Marriage and the Fifth & Sixth Beatitudes


The fifth Beatitude is “Blessed are the merciful, for they shall obtain mercy.”Mercy has fallen on hard times. It seems to be synonymous with being a pushover, weak, or timid. A definition of mercy rooted in the Old Testament helps to remedy this deficient understanding. “Mercy, eleois is used most often in the Greek Old Testament to translate hesed. Hesed means that mercy proceeds from identification with the other, either because of blood relationship or covenant. It can be translated as loyal love.”[1] It is an aspiration of the will to see as the beloved.

This definition of mercy is fitting for marriage. Fr. Montague sets mercy within a covenant motivated by the desire to identify with the other. Again various communication strategies can be helpful to identify with the other and enable those expressions, but the underlying hope to see as the beloved does is because of the covenant entered into by the couple, and with God’s help He will supply the necessary grace.

Post-lapsarian, all are sinners, endowed with a clouded intellect and weakened will. Without God’s grace, flowing in a superabundant way from the sacrament, man’s efforts fall short. Instead of listening empathetically, from a sincere heart, suspicion and utility of the other person rules the dialogue. To have this loyal love, mercy, Jesus is the answer. He modeled this act and He gives the sustaining help. Blessed is the couple that avails themselves of His help to have loyal love.

The sixth Beatitude is, “Blessed are the pure in heart, for they shall see God.” A pure heart is created when the person has “attuned their intellects and wills to the demands of God’s holiness.”[2] To know the demands of God’s holiness requires catechesis. How easy it is to go off on pet ideologies supposing our opinions are the truth of God. St. Augustine rightly pointed out the vital role catechesis plays in obtaining a pure heart. He states, “ The faithful must believe the articles of the Creed “so that by believing they may obey, by obeying may live well, by living well may purify their hearts, and with pure hearts may understand what they believe.” [3]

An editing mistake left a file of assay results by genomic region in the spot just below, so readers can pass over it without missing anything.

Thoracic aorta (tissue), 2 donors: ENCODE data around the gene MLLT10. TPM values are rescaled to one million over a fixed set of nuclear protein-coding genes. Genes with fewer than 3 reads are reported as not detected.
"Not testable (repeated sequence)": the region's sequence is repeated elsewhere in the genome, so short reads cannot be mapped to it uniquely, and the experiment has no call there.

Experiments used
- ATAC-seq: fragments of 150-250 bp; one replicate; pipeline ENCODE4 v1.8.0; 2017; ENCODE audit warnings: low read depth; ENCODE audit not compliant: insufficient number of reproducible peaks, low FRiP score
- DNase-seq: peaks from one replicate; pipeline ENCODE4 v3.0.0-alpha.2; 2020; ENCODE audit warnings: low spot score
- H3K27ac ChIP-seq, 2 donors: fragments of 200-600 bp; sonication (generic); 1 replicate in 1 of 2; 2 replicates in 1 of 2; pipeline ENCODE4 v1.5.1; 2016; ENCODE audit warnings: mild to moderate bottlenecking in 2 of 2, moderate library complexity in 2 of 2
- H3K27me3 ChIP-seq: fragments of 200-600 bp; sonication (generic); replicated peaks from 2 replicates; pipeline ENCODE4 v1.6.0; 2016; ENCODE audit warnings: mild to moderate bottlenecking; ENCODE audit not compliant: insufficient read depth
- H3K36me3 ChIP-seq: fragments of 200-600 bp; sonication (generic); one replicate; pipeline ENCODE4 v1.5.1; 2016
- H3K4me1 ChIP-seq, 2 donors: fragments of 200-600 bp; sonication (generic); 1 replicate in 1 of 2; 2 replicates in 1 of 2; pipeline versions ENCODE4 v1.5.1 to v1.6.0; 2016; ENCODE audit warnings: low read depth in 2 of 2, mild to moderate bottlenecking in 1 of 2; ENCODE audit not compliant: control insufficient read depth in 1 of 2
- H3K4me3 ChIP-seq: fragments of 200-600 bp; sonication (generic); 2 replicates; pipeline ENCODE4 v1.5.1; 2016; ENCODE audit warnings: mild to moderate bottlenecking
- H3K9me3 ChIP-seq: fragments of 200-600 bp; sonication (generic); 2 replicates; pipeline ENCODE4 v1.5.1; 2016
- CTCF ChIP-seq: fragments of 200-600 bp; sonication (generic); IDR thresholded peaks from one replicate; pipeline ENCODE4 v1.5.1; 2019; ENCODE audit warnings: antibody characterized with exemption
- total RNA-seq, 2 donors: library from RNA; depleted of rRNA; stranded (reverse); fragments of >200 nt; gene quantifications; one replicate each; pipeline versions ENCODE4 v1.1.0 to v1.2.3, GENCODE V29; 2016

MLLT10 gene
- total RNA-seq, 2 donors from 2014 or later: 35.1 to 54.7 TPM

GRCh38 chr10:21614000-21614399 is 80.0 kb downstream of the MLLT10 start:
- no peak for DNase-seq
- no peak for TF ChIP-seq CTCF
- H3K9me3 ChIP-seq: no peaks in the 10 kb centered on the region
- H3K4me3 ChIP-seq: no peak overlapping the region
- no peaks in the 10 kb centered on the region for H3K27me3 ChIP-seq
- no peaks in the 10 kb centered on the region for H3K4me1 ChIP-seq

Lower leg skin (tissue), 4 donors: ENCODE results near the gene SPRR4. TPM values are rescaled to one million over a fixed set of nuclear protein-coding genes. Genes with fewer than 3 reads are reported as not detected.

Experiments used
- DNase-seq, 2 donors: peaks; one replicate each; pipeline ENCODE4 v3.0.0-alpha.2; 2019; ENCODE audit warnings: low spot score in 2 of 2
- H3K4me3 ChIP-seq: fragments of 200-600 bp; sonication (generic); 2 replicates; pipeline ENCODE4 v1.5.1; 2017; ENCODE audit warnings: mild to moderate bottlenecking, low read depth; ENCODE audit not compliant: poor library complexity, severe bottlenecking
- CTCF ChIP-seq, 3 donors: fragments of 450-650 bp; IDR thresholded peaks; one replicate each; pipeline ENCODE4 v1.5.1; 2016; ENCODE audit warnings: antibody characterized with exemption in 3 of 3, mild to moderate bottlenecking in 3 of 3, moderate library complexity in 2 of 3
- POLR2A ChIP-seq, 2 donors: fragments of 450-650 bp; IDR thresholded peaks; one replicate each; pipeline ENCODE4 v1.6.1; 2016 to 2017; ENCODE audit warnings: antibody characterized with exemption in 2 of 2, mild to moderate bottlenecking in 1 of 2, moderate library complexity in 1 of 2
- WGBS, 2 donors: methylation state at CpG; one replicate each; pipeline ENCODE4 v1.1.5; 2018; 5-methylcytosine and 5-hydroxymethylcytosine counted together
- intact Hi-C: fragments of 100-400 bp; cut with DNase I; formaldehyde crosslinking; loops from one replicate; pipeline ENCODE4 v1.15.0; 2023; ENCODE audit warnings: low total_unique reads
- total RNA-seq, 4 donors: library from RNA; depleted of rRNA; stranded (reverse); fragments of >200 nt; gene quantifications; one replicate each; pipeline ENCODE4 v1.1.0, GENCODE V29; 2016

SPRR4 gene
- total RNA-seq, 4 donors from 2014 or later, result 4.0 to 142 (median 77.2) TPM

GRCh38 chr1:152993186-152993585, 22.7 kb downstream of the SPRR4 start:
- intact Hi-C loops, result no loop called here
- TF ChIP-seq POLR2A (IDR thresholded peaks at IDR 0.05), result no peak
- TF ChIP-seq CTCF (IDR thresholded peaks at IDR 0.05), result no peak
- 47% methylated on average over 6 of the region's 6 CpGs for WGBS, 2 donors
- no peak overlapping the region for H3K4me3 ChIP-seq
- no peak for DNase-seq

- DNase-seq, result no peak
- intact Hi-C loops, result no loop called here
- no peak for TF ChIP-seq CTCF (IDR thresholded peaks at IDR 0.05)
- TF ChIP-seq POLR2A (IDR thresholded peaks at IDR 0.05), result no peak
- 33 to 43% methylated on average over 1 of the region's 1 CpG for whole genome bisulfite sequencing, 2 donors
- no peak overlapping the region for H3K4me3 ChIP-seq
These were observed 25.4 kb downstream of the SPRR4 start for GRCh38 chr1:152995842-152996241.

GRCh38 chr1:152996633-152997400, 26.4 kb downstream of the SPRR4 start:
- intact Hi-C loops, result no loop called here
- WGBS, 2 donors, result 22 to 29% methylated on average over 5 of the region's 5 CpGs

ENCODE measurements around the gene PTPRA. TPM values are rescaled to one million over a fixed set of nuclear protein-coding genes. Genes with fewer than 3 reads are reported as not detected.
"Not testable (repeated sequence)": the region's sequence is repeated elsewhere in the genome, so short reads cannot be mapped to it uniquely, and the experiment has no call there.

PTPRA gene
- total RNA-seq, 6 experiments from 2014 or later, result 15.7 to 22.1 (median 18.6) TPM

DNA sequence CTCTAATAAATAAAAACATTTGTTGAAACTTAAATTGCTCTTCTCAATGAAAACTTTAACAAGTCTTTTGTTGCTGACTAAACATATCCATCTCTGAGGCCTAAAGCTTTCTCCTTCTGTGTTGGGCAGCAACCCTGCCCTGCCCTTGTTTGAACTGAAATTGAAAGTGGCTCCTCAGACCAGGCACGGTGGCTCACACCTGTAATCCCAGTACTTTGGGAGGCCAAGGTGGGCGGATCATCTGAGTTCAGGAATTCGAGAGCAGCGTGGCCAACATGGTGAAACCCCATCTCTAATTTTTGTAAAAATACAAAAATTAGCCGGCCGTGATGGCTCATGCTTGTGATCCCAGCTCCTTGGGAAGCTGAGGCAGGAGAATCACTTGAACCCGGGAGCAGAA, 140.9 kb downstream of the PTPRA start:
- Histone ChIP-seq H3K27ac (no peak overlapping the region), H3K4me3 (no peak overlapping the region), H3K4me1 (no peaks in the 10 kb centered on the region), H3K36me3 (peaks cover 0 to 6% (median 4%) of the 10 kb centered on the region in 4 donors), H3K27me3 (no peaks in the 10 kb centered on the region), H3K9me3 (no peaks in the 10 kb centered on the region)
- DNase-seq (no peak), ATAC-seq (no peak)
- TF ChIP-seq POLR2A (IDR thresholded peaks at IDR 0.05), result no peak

Within our marriage preparation program, my husband and I always included a brief overview of Salvation History and the need for ongoing Catechesis. Without some primitive understanding of covenants, God’s plan through history, the gift of the Church through the Al ha-bayit of Peter, how could a couple enter into the sacrament with intentionality? Additionally, this formation happened within a faith community. Many times we saw couples, committed to contraception and opposition to an institutional religion change when presented with the contents of the faith after a period of genuine friendship within a community of believers? Purity of heart led to the couple being able to experience God more clearly.

“Seeing God” can be understood to “experience God”. This is in part due to the allusion of Psalm 24. Noted biblical scholar Dale Allison notes, “Mat 5:8 has often been understood to allude to Ps 24:3-6 and then find in this a reason for taking Mat 5.8b to mean “will experience God”.[4] Experiencing God will surely happen in its full sense in the eschatological paradise when our fallen nature is fully restored. However, as Gregory of Nyssa states, “ The ability to see God in the restored human being happens in the here and now when the saints gain purity of heart.”[5] [my emphasis added] Purity of heart removes the covetous desires for the other. Instead a pure heart sees as God sees. It is a blessed thing when a spouse is able to see their beloved with the eyes of the Lord. Only a pure heart divorced from lust and utilitarianism allows this vision. But when a couple strives to learn the Faith, and set out on the way to living it, how blest is that home. Others most assuredly see the resultant peace of God present.

To be continued…

            [1] Montague, 59

            [2] CCC §2518

            [3] St. Augustine, Defide et symbolo 10, 25: PL 40, 196

                  [4] Dale Allison, Jr., Studies in Matthew, Interpretation Past and Present (Baker Academics: Grand Rapids, MI) 59

            [5] Ibid, 58

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